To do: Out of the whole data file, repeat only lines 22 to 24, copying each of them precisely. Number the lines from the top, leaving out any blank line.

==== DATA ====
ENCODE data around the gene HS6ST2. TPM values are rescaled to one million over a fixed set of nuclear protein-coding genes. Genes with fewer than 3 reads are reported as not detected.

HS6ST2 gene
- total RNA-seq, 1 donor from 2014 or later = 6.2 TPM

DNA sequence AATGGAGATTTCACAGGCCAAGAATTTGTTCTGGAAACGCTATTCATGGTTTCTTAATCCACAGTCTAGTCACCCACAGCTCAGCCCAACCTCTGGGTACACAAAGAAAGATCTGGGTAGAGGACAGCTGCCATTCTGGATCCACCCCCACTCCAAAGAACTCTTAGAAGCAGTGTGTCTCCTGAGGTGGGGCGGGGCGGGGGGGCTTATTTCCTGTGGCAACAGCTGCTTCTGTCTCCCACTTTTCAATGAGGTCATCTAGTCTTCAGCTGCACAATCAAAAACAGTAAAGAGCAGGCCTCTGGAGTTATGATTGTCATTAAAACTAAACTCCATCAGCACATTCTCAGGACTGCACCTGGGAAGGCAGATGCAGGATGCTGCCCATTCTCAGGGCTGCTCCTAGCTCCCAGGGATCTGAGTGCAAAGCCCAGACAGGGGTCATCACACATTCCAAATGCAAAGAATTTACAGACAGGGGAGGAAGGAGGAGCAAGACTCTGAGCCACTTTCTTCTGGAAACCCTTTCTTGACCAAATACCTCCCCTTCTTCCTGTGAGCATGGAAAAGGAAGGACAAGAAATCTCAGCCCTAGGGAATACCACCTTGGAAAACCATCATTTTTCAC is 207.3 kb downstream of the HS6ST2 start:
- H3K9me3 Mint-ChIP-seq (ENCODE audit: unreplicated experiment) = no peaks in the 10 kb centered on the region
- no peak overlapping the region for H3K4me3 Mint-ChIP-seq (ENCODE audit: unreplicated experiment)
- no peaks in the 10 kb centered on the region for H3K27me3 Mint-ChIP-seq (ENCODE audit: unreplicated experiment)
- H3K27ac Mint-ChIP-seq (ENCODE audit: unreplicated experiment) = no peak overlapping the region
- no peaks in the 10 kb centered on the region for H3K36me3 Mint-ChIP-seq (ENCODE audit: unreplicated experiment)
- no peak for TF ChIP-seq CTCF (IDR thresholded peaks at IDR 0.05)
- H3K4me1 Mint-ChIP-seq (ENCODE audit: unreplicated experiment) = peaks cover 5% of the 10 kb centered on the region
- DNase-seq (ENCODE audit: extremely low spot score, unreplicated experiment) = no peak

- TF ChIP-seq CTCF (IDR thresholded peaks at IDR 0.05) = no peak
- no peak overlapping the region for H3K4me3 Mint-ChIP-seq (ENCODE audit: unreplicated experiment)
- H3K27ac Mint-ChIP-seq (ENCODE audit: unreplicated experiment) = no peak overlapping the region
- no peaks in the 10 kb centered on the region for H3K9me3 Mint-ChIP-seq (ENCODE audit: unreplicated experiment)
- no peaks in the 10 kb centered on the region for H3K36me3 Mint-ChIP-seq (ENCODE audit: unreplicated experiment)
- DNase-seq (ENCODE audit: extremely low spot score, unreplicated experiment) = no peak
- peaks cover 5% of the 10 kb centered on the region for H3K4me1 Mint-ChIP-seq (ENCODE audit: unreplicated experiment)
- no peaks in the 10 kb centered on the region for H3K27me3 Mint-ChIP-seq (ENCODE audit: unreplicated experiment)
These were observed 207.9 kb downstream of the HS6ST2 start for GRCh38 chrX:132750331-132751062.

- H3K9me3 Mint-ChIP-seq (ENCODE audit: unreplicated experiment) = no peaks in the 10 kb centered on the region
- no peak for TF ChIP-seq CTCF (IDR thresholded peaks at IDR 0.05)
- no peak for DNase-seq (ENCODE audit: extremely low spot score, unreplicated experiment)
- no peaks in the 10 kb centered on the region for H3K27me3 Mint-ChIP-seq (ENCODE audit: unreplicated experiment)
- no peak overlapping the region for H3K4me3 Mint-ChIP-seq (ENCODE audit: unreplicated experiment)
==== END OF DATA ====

- H3K9me3 Mint-ChIP-seq (ENCODE audit: unreplicated experiment) = no peaks in the 10 kb centered on the region
- no peak for TF ChIP-seq CTCF (IDR thresholded peaks at IDR 0.05)
- no peak for DNase-seq (ENCODE audit: extremely low spot score, unreplicated experiment)